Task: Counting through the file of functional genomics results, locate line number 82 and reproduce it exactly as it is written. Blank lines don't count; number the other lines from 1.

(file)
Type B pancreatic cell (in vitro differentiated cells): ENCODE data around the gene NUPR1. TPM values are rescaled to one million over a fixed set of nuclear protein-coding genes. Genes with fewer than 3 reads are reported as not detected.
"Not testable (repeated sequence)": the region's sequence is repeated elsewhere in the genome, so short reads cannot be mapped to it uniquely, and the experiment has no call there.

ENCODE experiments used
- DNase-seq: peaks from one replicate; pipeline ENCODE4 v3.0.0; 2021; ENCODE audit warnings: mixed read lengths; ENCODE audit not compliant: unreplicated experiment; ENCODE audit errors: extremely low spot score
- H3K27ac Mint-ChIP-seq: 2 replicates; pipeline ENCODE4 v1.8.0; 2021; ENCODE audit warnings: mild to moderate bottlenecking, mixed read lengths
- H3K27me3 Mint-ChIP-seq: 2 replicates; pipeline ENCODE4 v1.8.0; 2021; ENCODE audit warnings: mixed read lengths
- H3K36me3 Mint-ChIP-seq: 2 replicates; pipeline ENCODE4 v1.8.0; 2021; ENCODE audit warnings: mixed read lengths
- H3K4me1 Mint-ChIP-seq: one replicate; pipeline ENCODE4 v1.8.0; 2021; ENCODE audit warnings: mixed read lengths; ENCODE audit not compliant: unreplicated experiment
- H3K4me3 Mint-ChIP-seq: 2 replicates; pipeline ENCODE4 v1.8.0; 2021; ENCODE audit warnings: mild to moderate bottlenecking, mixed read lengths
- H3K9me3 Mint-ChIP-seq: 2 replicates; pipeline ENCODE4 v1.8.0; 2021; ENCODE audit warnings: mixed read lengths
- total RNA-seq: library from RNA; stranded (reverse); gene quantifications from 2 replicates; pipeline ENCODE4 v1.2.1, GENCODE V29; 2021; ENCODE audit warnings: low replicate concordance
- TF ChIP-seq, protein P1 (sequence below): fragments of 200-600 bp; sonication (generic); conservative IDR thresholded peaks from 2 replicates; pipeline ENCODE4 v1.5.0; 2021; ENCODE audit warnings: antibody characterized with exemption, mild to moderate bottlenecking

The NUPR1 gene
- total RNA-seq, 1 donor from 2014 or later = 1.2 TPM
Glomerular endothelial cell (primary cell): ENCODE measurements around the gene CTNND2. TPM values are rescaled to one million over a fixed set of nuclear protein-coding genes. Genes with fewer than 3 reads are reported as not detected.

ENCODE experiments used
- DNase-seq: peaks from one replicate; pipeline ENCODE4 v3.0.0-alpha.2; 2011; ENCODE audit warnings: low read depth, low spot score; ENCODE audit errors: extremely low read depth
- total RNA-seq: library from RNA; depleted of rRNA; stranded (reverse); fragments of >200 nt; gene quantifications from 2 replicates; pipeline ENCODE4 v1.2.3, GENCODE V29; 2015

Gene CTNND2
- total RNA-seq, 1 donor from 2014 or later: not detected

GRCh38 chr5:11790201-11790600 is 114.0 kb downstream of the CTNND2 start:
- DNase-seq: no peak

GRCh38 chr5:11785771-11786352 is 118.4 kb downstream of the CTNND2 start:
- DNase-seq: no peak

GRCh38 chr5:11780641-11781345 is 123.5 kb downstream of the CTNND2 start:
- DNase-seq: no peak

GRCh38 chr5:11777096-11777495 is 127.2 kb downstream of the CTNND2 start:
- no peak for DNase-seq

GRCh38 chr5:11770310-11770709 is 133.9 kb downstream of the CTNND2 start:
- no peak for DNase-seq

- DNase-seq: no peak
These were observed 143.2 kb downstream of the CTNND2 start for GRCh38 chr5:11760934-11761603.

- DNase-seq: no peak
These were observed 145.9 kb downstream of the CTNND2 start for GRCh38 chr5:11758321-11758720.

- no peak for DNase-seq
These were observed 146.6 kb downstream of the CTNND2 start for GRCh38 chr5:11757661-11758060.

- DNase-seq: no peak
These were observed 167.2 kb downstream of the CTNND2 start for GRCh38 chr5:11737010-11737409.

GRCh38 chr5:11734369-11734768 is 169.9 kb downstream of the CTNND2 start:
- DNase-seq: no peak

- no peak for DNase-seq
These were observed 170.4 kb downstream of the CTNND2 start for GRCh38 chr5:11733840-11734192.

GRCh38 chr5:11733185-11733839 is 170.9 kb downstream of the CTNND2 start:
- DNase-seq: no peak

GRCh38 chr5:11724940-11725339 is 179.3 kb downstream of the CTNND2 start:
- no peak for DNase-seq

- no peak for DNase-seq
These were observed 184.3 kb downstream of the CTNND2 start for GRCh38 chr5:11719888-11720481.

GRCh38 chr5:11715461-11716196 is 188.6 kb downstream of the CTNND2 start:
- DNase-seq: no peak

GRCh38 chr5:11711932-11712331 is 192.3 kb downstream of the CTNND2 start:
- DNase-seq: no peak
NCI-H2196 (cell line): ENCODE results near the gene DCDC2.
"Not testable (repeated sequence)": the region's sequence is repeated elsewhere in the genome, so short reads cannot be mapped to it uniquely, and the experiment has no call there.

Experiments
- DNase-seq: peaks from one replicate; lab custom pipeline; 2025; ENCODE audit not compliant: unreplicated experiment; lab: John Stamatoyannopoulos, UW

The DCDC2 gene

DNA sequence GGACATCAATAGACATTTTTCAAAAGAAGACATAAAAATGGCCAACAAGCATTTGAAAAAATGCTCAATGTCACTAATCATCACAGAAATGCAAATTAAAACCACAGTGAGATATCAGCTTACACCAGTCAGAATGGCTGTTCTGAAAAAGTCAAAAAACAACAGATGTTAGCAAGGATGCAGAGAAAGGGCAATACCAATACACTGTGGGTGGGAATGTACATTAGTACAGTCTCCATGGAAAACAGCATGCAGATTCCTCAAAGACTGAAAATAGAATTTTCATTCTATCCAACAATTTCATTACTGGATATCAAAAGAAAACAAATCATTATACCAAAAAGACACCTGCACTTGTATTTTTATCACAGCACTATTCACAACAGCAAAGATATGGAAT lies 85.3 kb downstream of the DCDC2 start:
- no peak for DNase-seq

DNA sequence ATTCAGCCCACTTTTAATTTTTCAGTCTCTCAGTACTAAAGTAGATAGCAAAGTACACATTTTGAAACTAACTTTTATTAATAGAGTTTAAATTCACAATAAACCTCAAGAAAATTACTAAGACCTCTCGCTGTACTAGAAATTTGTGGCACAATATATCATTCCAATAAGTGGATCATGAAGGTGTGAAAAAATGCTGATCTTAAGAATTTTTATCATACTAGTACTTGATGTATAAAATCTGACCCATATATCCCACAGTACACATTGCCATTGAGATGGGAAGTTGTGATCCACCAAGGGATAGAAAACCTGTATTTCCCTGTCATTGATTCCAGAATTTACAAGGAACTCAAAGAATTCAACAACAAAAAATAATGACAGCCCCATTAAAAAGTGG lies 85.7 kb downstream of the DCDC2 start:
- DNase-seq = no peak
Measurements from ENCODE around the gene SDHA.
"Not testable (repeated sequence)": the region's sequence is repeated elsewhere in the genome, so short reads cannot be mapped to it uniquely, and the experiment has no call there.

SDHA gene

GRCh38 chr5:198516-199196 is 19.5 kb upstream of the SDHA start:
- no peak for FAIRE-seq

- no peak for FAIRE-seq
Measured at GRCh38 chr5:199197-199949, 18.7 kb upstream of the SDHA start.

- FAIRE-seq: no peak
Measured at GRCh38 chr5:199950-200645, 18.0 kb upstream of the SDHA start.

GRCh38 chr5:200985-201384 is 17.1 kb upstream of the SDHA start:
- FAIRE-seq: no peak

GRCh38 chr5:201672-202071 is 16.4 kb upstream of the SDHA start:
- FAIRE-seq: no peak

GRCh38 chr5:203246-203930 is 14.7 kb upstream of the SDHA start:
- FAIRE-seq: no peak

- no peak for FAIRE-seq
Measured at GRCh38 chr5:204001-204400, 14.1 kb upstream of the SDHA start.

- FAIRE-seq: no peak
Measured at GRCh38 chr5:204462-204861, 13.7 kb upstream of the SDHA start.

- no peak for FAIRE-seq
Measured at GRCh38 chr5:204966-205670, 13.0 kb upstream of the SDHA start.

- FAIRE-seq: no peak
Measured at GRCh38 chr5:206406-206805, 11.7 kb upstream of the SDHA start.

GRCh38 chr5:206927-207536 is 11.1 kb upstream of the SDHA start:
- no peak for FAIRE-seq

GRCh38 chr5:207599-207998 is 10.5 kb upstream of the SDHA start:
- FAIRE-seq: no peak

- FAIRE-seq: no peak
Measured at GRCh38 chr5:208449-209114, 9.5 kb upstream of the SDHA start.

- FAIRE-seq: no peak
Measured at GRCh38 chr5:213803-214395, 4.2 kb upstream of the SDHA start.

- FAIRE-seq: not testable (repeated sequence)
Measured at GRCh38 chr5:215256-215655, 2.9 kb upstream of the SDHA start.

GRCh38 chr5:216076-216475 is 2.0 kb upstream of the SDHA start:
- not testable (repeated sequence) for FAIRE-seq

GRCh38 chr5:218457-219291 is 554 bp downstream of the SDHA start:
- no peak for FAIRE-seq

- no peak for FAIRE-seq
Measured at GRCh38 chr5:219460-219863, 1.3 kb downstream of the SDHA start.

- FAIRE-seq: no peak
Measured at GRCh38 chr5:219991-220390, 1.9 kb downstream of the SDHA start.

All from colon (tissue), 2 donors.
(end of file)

Measured at GRCh38 chr5:204966-205670, 13.0 kb upstream of the SDHA start.